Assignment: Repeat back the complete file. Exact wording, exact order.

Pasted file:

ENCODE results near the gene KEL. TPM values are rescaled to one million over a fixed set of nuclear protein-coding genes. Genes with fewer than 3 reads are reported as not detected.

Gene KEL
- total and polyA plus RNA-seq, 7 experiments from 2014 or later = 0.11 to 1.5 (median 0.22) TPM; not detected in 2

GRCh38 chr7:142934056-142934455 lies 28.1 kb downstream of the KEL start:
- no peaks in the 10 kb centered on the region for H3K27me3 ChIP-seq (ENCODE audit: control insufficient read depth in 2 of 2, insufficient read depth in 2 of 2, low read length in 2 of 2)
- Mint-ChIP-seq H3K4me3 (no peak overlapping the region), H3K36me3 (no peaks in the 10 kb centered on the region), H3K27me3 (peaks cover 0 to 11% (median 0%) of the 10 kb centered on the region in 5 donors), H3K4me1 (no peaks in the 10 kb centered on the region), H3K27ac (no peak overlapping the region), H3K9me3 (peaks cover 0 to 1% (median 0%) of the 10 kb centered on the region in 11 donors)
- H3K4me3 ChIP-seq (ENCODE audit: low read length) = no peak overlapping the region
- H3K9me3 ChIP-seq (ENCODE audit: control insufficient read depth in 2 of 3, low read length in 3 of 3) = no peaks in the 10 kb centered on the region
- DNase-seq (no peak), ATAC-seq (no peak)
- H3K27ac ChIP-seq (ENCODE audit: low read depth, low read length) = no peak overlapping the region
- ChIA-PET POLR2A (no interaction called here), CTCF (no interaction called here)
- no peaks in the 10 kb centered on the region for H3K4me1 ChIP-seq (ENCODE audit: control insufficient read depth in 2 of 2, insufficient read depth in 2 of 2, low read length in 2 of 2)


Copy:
ENCODE results near the gene KEL. TPM values are rescaled to one million over a fixed set of nuclear protein-coding genes. Genes with fewer than 3 reads are reported as not detected.

Gene KEL
- total and polyA plus RNA-seq, 7 experiments from 2014 or later = 0.11 to 1.5 (median 0.22) TPM; not detected in 2

GRCh38 chr7:142934056-142934455 lies 28.1 kb downstream of the KEL start:
- no peaks in the 10 kb centered on the region for H3K27me3 ChIP-seq (ENCODE audit: control insufficient read depth in 2 of 2, insufficient read depth in 2 of 2, low read length in 2 of 2)
- Mint-ChIP-seq H3K4me3 (no peak overlapping the region), H3K36me3 (no peaks in the 10 kb centered on the region), H3K27me3 (peaks cover 0 to 11% (median 0%) of the 10 kb centered on the region in 5 donors), H3K4me1 (no peaks in the 10 kb centered on the region), H3K27ac (no peak overlapping the region), H3K9me3 (peaks cover 0 to 1% (median 0%) of the 10 kb centered on the region in 11 donors)
- H3K4me3 ChIP-seq (ENCODE audit: low read length) = no peak overlapping the region
- H3K9me3 ChIP-seq (ENCODE audit: control insufficient read depth in 2 of 3, low read length in 3 of 3) = no peaks in the 10 kb centered on the region
- DNase-seq (no peak), ATAC-seq (no peak)
- H3K27ac ChIP-seq (ENCODE audit: low read depth, low read length) = no peak overlapping the region
- ChIA-PET POLR2A (no interaction called here), CTCF (no interaction called here)
- no peaks in the 10 kb centered on the region for H3K4me1 ChIP-seq (ENCODE audit: control insufficient read depth in 2 of 2, insufficient read depth in 2 of 2, low read length in 2 of 2)